Brendan Enrick

Daily Software Development

Null Reference Exception on Instance Methods

Recently I was reading through a bunch of interesting blog posts. I was looking for information about the use of callvirt in C#. Callvirt can be used to call both virtual and non-virtual methods, and in fact is how all methods are called in C#. I don’t know how much of a performance decrease there is based on this, but I doubt it is much of one. I stumbled across this interesting post covering why C# uses callvirt from Eric Gunnerson’s blog.

We had gotten a report from somebody (likely one of the .NET groups using C# (thought it wasn't yet named C# at that time)) who had written code that called a method on a null pointer, but they didn’t get an exception because the method didn’t access any fields (ie “this” was null, but nothing in the method used it). That method then called another method which did use the this point and threw an exception, and a bit of head-scratching ensued. After they figured it out, they sent us a note about it.

We thought that being able to call a method on a null instance was a bit weird. Peter Golde did some testing to see what the perf impact was of always using callvirt, and it was small enough that we decided to make the change.

Now that certainly is odd behavior. I don’t know how I feel about it though. So basically one could have been able to call instance methods on null instances of an object as long as they didn’t access any members of the object itself. First I will say that methods with fewer dependencies are great.

So C# was of course adjusted to disallow this, but if it hadn’t then this could potentially work.

using System;
namespace NullInstanceMethod
{
    class Program
    {
        static void Main(string[] args)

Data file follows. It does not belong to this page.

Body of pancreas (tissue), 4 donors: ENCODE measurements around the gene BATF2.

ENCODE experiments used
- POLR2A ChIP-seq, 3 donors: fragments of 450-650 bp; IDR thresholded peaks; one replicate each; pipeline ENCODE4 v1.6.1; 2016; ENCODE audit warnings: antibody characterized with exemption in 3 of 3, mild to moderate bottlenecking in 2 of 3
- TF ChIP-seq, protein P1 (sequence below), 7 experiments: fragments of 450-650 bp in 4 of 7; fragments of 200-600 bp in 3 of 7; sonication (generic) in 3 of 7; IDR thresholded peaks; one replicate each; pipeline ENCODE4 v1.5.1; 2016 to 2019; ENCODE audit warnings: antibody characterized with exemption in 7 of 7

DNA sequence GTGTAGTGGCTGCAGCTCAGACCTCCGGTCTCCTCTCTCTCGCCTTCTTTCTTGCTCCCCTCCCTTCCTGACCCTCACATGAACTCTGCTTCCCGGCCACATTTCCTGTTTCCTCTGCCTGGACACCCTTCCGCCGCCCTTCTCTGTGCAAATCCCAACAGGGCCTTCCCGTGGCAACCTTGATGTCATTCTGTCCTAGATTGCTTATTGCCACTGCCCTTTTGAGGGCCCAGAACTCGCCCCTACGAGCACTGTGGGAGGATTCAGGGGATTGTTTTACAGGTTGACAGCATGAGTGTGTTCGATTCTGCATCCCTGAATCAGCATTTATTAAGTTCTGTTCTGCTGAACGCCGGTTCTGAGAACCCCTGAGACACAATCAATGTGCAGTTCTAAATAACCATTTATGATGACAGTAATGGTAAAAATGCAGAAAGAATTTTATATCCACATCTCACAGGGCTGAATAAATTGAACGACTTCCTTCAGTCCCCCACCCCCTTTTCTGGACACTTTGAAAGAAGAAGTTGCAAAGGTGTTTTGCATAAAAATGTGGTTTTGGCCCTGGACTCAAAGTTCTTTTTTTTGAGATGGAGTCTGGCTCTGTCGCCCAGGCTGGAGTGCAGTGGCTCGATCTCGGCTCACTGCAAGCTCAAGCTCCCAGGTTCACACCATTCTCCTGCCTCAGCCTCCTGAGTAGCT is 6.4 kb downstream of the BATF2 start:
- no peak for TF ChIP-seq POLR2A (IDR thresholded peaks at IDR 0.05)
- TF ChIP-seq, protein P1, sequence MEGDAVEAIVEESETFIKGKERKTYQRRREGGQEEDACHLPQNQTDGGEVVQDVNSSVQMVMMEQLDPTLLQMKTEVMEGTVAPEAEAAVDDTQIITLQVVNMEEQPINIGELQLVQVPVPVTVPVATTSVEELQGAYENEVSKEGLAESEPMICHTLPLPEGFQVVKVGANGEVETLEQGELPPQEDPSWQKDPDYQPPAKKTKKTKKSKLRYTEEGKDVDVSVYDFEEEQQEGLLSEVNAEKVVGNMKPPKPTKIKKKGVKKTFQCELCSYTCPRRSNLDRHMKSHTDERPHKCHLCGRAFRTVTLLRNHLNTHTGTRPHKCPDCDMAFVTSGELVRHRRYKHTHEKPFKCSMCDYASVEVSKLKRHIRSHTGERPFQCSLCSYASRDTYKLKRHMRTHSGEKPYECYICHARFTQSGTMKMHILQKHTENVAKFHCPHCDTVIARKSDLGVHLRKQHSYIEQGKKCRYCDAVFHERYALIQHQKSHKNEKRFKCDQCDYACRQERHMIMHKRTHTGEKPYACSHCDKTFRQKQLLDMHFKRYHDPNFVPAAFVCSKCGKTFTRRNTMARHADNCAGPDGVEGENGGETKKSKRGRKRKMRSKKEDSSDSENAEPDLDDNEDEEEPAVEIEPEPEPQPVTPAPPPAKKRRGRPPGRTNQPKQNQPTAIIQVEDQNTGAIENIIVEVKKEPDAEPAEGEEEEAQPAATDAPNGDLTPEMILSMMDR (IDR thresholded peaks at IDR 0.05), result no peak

{
            Enrick brendan = null;
 
            Console.WriteLine(brendan.Awesome());
        }
    }
    class Enrick
    {
        public string Awesome()
        {
            return "Awesome";
        }
    }
}

 

Yep, that method isn’t static. It’s an instance method, but you would have been able to call it.

So to see that in action why don’t we disassemble this code and make the change directly to the intermediate language.

First we need to get the IL using ildasm, so open up the VisualStudio 2008 Command Prompt and type this command.

ildasm PathToTheExecutable /out:new.il

This will create a file “new.il” in our VS Command Prompt working directory.

Now we can open this in our favorite editor and we will see a bunch of code. We are just looking at this main method though.

.method private hidebysig static void  Main(string[] args) cil managed
  {
    .entrypoint
    // Code size       16 (0x10)
    .maxstack  1
    .locals init ([0] class NullInstanceMethod.Enrick brendan)
    IL_0000:  nop
    IL_0001:  ldnull
    IL_0002:  stloc.0
    IL_0003:  ldloc.0
    IL_0004:  callvirt   instance string NullInstanceMethod.Enrick::Awesome()
    IL_0009:  call       void [mscorlib]System.Console::WriteLine(string)
    IL_000e:  nop
    IL_000f:  ret
  } // end of method Program::Main

See IL_0004 there is our callvirt that makes the call to our instance method. If we change that to a regular call we should be good.

Now we just put the IL back into the assembly.

ilasm new.il

And we execute it and here is the result.

CallSuccess

 

 

And there you have it. I just called an instance method on a null instance of a concrete class without getting a null reference exception? Strange? Yes. Wrong? I don’t know if it really is.

For your homework I would like you to consider what would happen if I were calling an interface’s method instead of a concrete class.

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